To ask why there is something rather than nothing seems to assume on some level that it's less natural for the universe to exist than to not exist. It also assumes that some kind of existential inertia means that there will continue to be something rather than nothing.
This second assumption at least is not universal to humans, and is covered by Robert Nozick in the most effective treatment of this question yet. The Inuit believe that if hunting ceases, even for an instant, the universe will end. Several religious traditions hold that if at any given moment, at least one person somewhere is not copying their holy text, reality will sink back into chaos. These examples are interesting but are probably better explained as cultural technologies to keep people motivated in performing important activities, than as insightful cosmogonies.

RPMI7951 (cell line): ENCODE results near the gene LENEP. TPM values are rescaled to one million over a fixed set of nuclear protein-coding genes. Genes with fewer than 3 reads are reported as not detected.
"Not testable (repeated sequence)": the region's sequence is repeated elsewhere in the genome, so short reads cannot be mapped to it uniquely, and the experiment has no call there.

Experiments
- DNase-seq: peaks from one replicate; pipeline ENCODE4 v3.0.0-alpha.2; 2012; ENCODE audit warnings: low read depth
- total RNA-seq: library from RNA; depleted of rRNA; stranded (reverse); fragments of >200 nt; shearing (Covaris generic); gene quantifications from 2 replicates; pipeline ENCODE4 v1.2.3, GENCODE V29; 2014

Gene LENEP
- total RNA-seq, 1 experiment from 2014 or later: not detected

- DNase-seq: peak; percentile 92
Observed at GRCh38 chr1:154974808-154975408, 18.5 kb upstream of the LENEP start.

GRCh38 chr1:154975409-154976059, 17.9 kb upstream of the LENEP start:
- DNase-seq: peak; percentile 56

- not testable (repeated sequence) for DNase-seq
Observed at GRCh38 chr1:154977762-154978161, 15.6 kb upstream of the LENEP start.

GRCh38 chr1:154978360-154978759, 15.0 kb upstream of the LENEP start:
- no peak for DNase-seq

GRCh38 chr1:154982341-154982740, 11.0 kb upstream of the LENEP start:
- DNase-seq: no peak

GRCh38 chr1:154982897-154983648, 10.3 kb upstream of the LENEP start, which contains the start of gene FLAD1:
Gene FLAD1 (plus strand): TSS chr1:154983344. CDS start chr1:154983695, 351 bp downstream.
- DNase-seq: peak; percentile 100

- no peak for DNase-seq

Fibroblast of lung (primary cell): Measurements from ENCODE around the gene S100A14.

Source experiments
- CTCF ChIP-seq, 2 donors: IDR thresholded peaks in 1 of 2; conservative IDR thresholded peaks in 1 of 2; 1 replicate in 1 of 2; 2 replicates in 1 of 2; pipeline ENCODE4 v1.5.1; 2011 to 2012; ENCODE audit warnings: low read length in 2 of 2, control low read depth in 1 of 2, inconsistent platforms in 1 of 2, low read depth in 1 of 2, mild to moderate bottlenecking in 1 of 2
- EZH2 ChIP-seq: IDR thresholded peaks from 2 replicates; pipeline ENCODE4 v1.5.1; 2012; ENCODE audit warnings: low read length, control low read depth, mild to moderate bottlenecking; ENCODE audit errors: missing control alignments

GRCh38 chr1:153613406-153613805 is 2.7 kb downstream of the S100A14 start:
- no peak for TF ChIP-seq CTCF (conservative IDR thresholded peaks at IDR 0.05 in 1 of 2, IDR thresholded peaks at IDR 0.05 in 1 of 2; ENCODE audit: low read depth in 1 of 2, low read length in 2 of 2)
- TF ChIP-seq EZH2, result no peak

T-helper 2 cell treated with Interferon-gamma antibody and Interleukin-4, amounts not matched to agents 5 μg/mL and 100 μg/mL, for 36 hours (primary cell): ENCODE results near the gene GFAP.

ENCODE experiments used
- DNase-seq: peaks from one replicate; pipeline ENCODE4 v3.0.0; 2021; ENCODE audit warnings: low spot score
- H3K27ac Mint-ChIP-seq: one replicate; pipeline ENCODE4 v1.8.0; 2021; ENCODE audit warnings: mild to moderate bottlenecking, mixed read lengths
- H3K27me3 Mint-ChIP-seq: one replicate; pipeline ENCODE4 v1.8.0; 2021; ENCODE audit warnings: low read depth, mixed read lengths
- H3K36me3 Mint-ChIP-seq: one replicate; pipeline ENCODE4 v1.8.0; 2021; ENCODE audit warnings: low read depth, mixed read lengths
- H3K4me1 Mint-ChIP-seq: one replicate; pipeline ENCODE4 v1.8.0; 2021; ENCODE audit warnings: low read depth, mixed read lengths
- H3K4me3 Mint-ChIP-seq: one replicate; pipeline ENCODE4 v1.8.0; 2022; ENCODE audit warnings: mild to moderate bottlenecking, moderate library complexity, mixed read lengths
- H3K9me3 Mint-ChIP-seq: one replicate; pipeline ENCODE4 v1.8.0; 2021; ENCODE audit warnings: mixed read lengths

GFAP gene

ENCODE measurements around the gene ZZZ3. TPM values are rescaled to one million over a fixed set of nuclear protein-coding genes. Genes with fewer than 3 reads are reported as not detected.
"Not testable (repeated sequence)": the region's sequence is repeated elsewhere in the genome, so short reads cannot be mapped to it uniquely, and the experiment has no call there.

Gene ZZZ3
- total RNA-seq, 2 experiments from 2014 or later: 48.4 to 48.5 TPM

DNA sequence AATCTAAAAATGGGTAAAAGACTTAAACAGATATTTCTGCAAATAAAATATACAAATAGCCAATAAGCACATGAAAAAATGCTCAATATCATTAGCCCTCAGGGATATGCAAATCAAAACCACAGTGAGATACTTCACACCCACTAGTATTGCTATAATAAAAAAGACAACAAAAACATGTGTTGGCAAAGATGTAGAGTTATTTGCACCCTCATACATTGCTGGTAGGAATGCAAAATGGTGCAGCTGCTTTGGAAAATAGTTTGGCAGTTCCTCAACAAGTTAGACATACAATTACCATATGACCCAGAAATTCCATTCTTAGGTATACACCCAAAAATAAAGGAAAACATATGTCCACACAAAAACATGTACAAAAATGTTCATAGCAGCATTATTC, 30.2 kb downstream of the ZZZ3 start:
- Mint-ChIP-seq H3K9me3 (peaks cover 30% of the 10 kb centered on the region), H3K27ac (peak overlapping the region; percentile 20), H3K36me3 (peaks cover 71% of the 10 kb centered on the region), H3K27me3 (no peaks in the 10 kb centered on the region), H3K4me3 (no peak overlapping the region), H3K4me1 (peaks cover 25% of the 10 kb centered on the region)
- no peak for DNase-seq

Another question is whether it is clearly meaningful to ask counterfactuals about the fact of existence itself - whether existence had to exist - versus finite entities within existence. It is clearer that the pine tree outside my window, or you, might not have existed. In this way existence as a whole, the capacity for things to exist, is qualitatively different than a pine tree.
Changing gears to the ever-popular deep mystery, is it meaningful to talk about a universe that has no consciousness? Is self-awareness, a part of the universe experientially looping back on itself, necessary for existence? There is an intuition (which I share) that questions about necessity of existence and of subjective experience are getting at the same things.
Charlie Chaplin in French class
1 hour ago